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Depression in diabetic patients attending University of Gondar Hospital Diabetic Clinic, Northwest Ethiopia

Authors Birhanu AM, Alemu FM, Ashenafi TD, Balcha SA, Assefa Dachew B

Received 4 October 2015

Accepted for publication 10 February 2016

Published 11 May 2016 Volume 2016:9 Pages 155—162

DOI https://doi.org/10.2147/DMSO.S97623

Checked for plagiarism Yes

Review by Single anonymous peer review

Peer reviewer comments 3

Editor who approved publication: Professor Ming-Hui Zou

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Anteneh Messele Birhanu,1 Fekadu Mazengia Alemu,2 Tesfaye Demeke Ashenafie,3 Shitaye Alemu Balcha,4 Berihun Assefa Dachew5

1School of Medicine, College of Medicine and Health Sciences, Wollo University, Dessie, 2Department of Midwifery, 3Department of Nursing, 4Department of Internal Medicine, College of Medicine and Health Sciences, 5Department of Epidemiology and Biostatistics, Institute of Public Health, University of Gondar, Gondar, Ethiopia

Background:
Diabetes mellitus, frequently associated with comorbid depression, contributes to the double burden of individual patients and community. Depression remains undiagnosed in as many as 50%–75% of diabetes cases. This study aimed to determine the prevalence and associated factors of depression among diabetic patients attending the University of Gondar Hospital Diabetic Clinic, Northwest Ethiopia.
Methods: An institution-based cross-sectional study was conducted from March to May 2014 among 422 sampled diabetic patients attending the University of Gondar Hospital Diabetic Clinic. The participants were selected using systematic random sampling. Data were collected by face-to-face interview using a standardized and pretested questionnaire linked with patient record review. Depression was assessed using the Patient Health Questionnaire-9. Data were entered to EPI INFO version 7 and analyzed by SPSS version 20 software. Binary logistic regression analysis was performed to identify factors associated with depression.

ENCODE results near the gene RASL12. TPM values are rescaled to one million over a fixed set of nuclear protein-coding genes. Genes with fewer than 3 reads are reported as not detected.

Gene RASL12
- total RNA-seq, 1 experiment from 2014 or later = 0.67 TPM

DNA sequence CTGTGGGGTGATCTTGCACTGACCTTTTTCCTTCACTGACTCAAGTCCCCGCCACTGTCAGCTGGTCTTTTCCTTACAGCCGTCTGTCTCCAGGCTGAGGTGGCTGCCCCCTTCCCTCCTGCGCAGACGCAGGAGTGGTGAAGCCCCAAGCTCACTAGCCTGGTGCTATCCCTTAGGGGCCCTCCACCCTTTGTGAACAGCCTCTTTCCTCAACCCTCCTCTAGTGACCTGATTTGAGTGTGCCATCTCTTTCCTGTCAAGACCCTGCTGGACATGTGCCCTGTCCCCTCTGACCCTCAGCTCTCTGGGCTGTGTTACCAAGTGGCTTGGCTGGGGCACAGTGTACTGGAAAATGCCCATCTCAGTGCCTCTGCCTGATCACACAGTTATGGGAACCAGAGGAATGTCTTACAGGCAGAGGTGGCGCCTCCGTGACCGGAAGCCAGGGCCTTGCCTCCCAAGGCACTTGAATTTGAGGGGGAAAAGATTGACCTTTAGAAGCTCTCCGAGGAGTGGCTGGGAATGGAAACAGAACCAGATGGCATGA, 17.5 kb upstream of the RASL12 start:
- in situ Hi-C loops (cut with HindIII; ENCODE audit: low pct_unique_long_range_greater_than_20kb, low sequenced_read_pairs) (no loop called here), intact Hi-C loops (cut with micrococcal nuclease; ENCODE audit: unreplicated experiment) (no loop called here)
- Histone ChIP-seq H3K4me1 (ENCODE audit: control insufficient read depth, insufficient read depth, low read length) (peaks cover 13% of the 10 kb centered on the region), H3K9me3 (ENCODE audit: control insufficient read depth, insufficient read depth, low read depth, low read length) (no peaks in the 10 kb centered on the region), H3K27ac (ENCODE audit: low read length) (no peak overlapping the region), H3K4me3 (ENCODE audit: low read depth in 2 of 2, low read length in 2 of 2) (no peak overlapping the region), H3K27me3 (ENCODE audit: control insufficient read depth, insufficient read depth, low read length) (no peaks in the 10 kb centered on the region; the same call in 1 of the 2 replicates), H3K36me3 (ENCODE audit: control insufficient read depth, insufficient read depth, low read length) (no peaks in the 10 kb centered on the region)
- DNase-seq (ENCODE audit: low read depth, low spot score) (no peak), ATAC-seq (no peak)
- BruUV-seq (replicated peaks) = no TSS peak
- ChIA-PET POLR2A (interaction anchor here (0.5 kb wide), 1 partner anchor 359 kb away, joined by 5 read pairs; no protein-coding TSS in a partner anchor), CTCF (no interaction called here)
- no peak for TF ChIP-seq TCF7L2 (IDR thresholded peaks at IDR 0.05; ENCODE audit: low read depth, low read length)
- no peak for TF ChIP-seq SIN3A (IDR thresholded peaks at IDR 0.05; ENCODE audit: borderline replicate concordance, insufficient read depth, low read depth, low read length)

Results: A total of 415 diabetic patients participated in the study with a response rate of 98.3%. The prevalence of depression among diabetic patients was found to be 15.4% (95% confidence interval (CI): 11.7–19.2). Only religion (adjusted odds ratio [AOR] =2.65 and 95% CI: 1.1–6.0) and duration of diabetes (AOR =0.27 and 95% CI: 0.07–0.92) were the factors associated with depression among diabetic patients.
Conclusion: The prevalence of depression was low as compared to other similar studies elsewhere. Disease (diabetes) duration of 10 years and above and being a Muslim religion follower (as compared to Christian) were the factors significantly associated with depression. Early screening of depression and treating depression as a routine component of diabetes care are recommended. Further research with a large sample size, wider geographical coverage, and segregation of type of diabetes mellitus is recommended.

Keywords:
depression, diabetes, University of Gondar Hospital

Introduction

Diabetes mellitus (DM) is increasingly recognized as a serious global health problem. Based on a World Health Organization report, the prevalence of diabetes in all age groups worldwide was estimated to be 2.8% in 2000 and will be 4.4% in 2030.1

Currently, diabetes affects low-income and developing countries, which have the fastest growing numbers of newly diagnosed patients.1 Ethiopia is one of the top five countries with the highest number of people affected by DM in Sub-Saharan African courtiers.2 The prevalence of DM in Ethiopia was 2.5% in the year 2000 and was estimated to rise to 3.5% by 2030.3